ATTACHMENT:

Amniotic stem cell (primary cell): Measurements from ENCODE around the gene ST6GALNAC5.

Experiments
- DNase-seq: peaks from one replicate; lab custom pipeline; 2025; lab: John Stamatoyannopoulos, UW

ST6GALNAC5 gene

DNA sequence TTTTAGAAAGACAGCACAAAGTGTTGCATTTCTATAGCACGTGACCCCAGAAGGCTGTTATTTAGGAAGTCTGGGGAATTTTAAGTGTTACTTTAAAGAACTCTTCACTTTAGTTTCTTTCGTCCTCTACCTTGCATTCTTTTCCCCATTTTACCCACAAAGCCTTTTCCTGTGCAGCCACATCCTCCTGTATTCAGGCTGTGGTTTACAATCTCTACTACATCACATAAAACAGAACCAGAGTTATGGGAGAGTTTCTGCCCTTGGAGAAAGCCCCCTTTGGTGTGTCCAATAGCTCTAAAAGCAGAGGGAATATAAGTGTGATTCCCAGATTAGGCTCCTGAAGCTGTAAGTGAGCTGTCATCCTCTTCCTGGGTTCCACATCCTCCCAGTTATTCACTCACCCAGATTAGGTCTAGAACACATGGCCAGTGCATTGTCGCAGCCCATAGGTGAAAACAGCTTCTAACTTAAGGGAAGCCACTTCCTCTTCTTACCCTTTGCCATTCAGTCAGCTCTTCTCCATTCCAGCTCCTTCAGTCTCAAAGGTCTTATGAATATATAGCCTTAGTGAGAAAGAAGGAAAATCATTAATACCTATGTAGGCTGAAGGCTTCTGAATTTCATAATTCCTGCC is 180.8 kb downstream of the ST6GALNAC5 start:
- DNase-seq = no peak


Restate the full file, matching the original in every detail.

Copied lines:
Amniotic stem cell (primary cell): Measurements from ENCODE around the gene ST6GALNAC5.

Experiments
- DNase-seq: peaks from one replicate; lab custom pipeline; 2025; lab: John Stamatoyannopoulos, UW

ST6GALNAC5 gene

DNA sequence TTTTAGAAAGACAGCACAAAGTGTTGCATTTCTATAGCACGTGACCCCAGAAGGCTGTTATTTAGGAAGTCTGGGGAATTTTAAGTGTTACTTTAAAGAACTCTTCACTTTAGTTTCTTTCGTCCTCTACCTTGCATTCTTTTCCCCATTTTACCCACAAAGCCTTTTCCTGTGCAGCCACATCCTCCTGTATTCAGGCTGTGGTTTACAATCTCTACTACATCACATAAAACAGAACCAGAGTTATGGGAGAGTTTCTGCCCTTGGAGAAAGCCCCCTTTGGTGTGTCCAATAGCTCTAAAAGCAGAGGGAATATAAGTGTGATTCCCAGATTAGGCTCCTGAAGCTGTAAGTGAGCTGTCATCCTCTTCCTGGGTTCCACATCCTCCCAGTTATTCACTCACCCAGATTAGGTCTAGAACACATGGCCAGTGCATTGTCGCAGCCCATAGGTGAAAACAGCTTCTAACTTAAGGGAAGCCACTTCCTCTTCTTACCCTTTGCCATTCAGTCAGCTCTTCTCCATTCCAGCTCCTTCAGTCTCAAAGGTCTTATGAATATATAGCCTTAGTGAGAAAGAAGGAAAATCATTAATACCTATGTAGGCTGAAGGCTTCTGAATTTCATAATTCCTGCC is 180.8 kb downstream of the ST6GALNAC5 start:
- DNase-seq = no peak